KUALA LUMPUR, Oct 26 — The Cabinet is expected to meet this morning amid speculation about the political future of the PM and his government, just a day after the King decreed there was no need for the Emergency rule Tan Sri Muhyiddin Yassin had sought to combat the Covid-19 pandemic for which critics had denounce as an excuse to hold on to power.
Muhyiddin held a late night meeting yesterday at his Damansara Heights home here with some of his ministers and closest aides after the King’s decision was announced in the evening, even as the country was roiled by rumours that he was contemplating resignation.
Ministers and aides did not stop to offer comments to waiting journalists after the meeting, but they are expected to convene a meeting this morning in Putrajaya.
The prime minister issued a statement just before midnight yesterday which did not offer any suggestions he would be quitting. In the statement, Muhyiddin thanked the King for having trust in his government.
Some observers and analysts have pointed out that while he failed in his bid to call for a state of emergency, he nevertheless got the nod to table the national Budget next month from the King yesterday.
But all this means is that once the country manages to bring the number of Covid-19 cases down, the political manoeuvring for power will continue, several analysts told Malay Mail.
“The present political situation is indeed very delicate. By advising the King to proclaim emergency but not obtaining it, what’s left of Muhyiddin’s democratic credentials has taken a big hit and his opponents would certainly take advantage of the popular discontent to try to push him over the edge,” said Senior Fellow at the Singapore Institute of International Affairs Oh Ei Sun.
“But the King’s call for the Budget to be passed would also have to be heeded by them, as feudalistic fealty remains a mainstay of Malaysian politics,” he added.
Rumours were rife from Friday that Muhyiddin would seek to invoke “emergency powers” to prop up his administration that has come under challenge from Opposition Leader Datuk Seri Anwar Ibrahim.
This is ostensibly to prevent a general election called during the Covid-19 pandemic.
Muhyiddin rushed to meet the King in Pahang on Friday which then led to a meeting of the Malay Rulers yesterday.
The Opposition had planned to table a no confidence motion against Muhyiddin at the next session of Parliament which is also when the Budget will be tabled.
A total of 16 MPs, namely 11 from Amanah and five from Parti Pejuang Tanah Air, have submitted notices to Dewan Rakyat Speaker Datuk Azhar Azizan Harun seeking to table the motion.
Some have argued that Muhyiddin’s move to get a state of emergency declared is akin to political brinkmanship but Universiti Teknologi Malaysia’s Prof Azmi Hassan does not agree.
“No, I don’t see this as brinkmanship since all is not lost either for Muhyiddin or the Opposition. On Muhyiddin’s part, the King has full confidence in how the government is dealing with the pandemic.
“On the Opposition’s part, there’s still a lot of opportunity for them to challenge Muhyiddin. As I read it (royal decree) was good acumen on the part of the King and his majesty came to that decision after careful consideration.”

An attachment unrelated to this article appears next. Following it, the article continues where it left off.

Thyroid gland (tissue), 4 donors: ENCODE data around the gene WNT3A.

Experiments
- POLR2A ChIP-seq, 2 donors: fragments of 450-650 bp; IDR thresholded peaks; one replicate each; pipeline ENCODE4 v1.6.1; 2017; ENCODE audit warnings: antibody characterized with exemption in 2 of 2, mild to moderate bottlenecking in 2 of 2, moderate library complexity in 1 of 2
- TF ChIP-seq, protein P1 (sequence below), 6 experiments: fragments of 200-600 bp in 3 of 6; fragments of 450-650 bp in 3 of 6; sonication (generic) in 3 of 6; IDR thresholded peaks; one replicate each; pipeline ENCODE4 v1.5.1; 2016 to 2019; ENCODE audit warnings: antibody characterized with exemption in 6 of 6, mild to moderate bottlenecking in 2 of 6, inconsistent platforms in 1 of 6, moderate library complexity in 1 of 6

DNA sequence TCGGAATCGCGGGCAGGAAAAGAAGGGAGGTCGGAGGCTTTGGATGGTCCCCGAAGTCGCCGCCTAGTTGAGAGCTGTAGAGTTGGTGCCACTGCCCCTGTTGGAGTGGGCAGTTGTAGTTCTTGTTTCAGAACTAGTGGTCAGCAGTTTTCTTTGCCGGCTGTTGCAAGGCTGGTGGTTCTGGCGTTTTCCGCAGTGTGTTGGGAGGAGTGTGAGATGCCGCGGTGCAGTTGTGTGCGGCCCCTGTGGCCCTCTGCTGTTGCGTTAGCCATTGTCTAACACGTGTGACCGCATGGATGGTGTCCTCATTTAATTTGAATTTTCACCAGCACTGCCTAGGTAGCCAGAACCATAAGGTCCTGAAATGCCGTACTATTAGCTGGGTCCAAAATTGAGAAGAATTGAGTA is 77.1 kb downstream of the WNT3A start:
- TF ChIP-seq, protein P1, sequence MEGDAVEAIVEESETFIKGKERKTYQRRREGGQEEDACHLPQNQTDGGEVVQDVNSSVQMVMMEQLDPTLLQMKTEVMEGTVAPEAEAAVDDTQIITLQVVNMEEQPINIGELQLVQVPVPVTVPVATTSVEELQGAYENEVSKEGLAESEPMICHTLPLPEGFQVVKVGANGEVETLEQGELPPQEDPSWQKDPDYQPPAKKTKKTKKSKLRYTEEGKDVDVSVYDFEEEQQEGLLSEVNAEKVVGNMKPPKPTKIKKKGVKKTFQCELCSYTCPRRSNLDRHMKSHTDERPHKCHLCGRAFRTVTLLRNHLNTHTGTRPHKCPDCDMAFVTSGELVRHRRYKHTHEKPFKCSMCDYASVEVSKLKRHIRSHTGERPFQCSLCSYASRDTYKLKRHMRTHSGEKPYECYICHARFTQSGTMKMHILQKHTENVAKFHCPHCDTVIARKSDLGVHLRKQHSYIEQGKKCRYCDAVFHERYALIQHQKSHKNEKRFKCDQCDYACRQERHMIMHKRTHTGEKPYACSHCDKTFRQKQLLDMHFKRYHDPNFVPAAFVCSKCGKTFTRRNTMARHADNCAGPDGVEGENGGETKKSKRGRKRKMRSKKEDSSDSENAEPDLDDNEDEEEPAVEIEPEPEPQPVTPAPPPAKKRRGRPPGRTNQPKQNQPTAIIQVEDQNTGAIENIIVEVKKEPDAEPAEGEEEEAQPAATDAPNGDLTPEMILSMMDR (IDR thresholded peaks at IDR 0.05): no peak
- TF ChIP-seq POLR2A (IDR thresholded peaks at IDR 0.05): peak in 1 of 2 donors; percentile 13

UiTM incumbent of the Institution of Malay Rulers Chair Prof Shamrahayu Abd Aziz said Muhyiddin’s actions was gentlemanly as he was ready to face the consequences even though it took him to the brink.
“Because the Budget is involved, many would say what Muhyiddin did seemed like brinkmanship but that’s actually gentleman politics.
“To do what you need to do as the government, regardless of the circumstances. People may say it’s close to danger but he was brave enough to go and face the Agong without knowing the consequences.
“Besides that, there could have been other reasons for the King not to grant the emergency request but the most important thing about the palace’s statement is that the priorities now are the pandemic and a strong Budget to help the people suffering from the fallout of Covid-19,” Shamrahayu told Malay Mail.
If the vote of no confidence goes ahead, there may be a snap election.
Malaysians have seen how the recently-concluded Sabah state election led to the third wave of Covid-19 infection throughout the country.
New clusters are emerging every day as daily cases reach the high 800s.
Professor Azmi said he felt the reason the King decided not to declare a state of emergency is also because he felt the burden may be too much for the country.
“There’s no doubt that the King wants the political manoeuverings to stop for the time being to give space to Muhyiddin to handle the pandemic. And yes in a way the King reminded MPs not to use the Budget to demonstrate their lack of confidence in him since the Budget is part and parcel of the strategy to combat the coronavirus.
“But from the statement I also deduced that these political manoeuverings can continue when the pandemic is under control. So the King’s advice is not to put a stop on the no confidence vote altogether. There’s still leeway for the Opposition,” said Azmi.
Oh also said the Budget will go through but he agreed with Azmi that this impasse is only temporary.
“So some semblance of a Budget would likely be passed, but the political forces for the change of government would continue unabated, albeit in a more nuanced manner,” he said.